Piles of Sand with Different Sizes and Colors
Piles of Sand with Different Sizes and Colors
ESP_073613_2210  Science Theme: Aeolian Processes
This image shows a variety of wind-related features near the center of Gamboa Crater. Larger sand dunes form sinuous crests and individual domes.

There are tiny ripples on the tops of the dunes, only several feet from crest-to-crest. These merge into larger mega-ripples about 30 feet apart that radiate outward from the dunes. The larger, brighter formations that are roughly parallel are called “Transverse Aeolian Ridges” (TAR). These TAR are covered with very coarse sand. (More details are described in a paper by Day and Zimbelman.)

The mega-ripples appear blue-green on one side of an enhanced color cutout while the TAR appear brighter blue on the other. This could be because the TAR are actively moving under the force of the wind, clearing away darker dust and making them brighter. All of these different features can indicate which way the wind was blowing when they formed. Being able to study such variety so close together allows us to see their relationships and compare and contrast features to examine what they are made of and how they formed.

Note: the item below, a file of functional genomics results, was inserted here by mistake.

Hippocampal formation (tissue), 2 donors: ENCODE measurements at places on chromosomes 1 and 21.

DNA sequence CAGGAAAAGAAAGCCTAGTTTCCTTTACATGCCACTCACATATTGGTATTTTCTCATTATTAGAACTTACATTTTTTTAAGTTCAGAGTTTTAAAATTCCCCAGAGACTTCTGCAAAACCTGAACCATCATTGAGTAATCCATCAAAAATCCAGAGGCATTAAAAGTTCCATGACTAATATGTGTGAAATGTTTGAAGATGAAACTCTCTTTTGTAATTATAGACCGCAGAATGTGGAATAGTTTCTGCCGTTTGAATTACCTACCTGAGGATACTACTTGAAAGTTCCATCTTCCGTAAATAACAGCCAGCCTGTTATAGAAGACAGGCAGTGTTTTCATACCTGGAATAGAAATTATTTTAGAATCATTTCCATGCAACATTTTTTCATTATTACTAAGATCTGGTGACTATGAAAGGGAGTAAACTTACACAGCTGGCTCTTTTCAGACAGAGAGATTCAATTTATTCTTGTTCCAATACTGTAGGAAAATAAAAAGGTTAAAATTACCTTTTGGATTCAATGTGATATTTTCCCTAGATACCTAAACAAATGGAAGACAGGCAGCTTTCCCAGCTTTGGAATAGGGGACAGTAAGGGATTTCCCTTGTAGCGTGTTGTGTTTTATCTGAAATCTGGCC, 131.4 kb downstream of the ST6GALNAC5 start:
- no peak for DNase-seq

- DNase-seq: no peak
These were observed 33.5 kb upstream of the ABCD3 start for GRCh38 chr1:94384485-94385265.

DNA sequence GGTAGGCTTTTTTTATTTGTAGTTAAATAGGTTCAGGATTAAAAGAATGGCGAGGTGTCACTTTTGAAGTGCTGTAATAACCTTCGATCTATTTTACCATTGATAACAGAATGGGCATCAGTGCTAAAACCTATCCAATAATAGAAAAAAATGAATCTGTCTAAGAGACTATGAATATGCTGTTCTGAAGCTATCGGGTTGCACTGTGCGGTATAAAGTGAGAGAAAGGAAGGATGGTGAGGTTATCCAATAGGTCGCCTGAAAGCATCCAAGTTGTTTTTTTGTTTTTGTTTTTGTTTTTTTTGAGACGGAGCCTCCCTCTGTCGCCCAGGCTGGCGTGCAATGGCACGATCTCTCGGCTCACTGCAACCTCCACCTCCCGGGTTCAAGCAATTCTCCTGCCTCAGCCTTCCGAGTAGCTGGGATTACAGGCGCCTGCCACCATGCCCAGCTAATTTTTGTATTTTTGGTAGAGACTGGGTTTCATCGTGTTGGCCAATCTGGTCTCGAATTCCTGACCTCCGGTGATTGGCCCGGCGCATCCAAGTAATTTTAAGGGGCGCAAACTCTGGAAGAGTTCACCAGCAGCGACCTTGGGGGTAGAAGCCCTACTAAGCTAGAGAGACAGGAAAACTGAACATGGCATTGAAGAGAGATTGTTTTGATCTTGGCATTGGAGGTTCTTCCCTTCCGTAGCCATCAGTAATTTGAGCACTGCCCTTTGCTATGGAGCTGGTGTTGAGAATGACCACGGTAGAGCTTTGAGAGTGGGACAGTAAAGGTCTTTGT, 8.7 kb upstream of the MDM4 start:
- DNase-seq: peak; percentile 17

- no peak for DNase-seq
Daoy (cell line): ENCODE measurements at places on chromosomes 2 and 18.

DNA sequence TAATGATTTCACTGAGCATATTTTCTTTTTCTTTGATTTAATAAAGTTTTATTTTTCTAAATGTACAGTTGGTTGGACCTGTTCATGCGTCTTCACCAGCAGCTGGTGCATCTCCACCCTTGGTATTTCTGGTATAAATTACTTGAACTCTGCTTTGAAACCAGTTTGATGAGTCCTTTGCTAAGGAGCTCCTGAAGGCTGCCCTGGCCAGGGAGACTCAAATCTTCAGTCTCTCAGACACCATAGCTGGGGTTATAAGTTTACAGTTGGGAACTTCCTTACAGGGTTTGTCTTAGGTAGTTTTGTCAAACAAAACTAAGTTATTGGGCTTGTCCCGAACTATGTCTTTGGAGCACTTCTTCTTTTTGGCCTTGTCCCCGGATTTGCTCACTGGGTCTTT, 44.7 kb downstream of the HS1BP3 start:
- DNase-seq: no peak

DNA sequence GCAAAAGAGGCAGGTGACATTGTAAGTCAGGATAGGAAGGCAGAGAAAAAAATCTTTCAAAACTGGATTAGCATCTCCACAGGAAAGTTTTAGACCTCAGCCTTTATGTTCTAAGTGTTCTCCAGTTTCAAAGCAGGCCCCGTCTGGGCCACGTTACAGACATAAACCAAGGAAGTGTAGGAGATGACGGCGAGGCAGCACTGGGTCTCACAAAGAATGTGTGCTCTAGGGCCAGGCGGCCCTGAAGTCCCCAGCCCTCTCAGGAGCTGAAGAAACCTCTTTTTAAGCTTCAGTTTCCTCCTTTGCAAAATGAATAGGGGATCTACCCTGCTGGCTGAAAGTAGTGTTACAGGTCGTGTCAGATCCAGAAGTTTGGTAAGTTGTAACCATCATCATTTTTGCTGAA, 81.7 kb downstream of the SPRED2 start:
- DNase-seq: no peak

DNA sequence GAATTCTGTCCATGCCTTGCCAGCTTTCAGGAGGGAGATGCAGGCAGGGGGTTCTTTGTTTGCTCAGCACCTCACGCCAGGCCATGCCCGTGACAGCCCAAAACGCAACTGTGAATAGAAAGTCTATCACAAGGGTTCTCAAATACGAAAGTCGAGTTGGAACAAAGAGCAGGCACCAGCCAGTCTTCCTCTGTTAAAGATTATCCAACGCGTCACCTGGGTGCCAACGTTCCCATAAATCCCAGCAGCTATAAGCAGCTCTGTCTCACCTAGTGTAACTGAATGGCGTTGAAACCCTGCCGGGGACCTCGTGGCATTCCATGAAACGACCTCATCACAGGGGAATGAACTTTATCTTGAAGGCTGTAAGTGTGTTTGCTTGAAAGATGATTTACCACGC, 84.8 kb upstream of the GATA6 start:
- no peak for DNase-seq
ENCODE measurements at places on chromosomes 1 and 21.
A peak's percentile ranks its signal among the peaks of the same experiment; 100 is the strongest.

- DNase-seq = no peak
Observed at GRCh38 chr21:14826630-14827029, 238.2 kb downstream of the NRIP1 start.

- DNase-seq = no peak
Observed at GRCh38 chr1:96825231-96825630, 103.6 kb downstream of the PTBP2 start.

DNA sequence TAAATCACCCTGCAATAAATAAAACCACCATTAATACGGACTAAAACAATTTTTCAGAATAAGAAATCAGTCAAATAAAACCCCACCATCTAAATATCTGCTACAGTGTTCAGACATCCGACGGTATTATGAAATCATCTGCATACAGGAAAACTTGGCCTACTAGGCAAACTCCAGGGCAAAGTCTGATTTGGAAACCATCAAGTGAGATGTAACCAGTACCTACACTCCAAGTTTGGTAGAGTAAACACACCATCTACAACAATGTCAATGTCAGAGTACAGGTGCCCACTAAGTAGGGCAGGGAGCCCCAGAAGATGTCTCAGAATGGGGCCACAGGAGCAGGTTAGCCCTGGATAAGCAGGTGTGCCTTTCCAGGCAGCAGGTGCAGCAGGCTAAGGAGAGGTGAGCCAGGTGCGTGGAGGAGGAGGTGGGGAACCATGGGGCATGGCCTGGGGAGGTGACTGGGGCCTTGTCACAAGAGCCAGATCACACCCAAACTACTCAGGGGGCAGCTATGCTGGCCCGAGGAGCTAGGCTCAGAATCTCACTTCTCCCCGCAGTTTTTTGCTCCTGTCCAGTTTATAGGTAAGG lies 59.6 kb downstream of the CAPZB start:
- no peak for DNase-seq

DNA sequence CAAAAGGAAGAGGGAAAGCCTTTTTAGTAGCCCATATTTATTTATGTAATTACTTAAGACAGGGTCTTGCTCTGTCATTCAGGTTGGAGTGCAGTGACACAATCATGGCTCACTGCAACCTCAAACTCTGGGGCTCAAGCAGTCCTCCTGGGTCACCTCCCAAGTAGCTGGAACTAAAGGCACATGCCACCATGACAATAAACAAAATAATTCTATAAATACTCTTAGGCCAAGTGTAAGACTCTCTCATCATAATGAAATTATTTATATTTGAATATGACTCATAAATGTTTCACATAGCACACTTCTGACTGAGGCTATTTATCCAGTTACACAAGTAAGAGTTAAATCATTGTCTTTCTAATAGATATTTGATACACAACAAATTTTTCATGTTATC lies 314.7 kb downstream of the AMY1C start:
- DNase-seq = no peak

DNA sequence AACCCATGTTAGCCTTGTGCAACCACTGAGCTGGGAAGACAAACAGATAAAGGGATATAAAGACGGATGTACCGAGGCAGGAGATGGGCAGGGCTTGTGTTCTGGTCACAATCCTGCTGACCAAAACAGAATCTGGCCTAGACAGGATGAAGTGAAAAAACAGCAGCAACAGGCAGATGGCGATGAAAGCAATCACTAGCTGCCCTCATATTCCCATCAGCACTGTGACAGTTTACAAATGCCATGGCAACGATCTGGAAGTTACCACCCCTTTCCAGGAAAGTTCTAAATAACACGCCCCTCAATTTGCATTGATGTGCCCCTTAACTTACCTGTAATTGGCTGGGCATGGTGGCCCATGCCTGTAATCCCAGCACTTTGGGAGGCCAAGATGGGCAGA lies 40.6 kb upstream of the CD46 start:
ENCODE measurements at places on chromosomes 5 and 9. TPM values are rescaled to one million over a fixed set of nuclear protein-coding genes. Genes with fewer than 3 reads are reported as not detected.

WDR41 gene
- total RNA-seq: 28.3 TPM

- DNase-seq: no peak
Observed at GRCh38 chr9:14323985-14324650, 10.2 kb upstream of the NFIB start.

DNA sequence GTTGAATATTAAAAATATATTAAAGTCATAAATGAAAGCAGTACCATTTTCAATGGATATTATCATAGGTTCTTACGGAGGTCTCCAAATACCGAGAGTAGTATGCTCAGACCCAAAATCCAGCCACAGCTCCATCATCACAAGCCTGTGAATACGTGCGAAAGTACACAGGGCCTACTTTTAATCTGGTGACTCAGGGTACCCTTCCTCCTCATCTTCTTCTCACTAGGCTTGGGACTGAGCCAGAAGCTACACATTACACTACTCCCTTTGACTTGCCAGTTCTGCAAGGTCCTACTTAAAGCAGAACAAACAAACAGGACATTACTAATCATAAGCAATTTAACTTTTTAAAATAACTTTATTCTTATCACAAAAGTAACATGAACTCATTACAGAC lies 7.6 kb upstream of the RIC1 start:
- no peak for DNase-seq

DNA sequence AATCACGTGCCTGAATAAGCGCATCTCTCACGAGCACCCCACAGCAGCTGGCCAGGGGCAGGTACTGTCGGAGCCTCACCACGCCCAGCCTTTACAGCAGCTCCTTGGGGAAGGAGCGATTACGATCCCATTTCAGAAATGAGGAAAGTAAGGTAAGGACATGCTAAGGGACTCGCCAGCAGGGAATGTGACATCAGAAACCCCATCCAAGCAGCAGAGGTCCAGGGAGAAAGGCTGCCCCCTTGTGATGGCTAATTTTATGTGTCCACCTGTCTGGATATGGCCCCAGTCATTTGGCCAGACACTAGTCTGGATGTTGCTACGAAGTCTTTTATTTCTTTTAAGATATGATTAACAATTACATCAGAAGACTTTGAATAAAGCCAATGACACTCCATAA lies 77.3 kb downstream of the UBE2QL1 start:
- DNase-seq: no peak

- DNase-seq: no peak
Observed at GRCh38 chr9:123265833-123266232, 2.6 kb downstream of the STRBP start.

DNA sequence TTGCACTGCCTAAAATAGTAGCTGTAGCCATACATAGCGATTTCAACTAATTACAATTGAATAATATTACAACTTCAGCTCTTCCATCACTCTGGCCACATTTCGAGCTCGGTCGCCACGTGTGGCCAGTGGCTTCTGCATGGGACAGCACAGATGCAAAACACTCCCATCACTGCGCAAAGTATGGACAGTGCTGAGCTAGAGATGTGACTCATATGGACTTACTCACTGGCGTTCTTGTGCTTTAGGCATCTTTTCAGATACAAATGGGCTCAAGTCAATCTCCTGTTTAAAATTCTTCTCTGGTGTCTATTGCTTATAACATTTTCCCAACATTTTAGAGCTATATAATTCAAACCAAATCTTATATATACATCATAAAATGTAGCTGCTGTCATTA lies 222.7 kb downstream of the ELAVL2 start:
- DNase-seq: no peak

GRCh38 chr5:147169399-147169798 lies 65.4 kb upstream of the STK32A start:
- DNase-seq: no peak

Written by: Ingrid Daubar (narration: Tre Gibbs)  (21 July 2022)
Acquisition date
10 April 2022

Local Mars time

Latitude (centered)

Longitude (East)

Spacecraft altitude
298.1 km (185.3 miles)

Original image scale range
29.8 cm/pixel (with 1 x 1 binning) so objects ~89 cm across are resolved

Map projected scale
25 cm/pixel and North is up

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Phase angle

Solar incidence angle
72°, with the Sun about 18° above the horizon

Solar longitude
206.1°, Northern Autumn

For non-map projected images
North azimuth:  97°
Sub-solar azimuth:  333.1°
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NASA’s Jet Propulsion Laboratory, a division of the California Institute of Technology in Pasadena, Calif., manages the Mars Reconnaissance Orbiter for NASA’s Science Mission Directorate, Washington. The HiRISE camera was built by Ball Aerospace and Technology Corporation and is operated by the University of Arizona.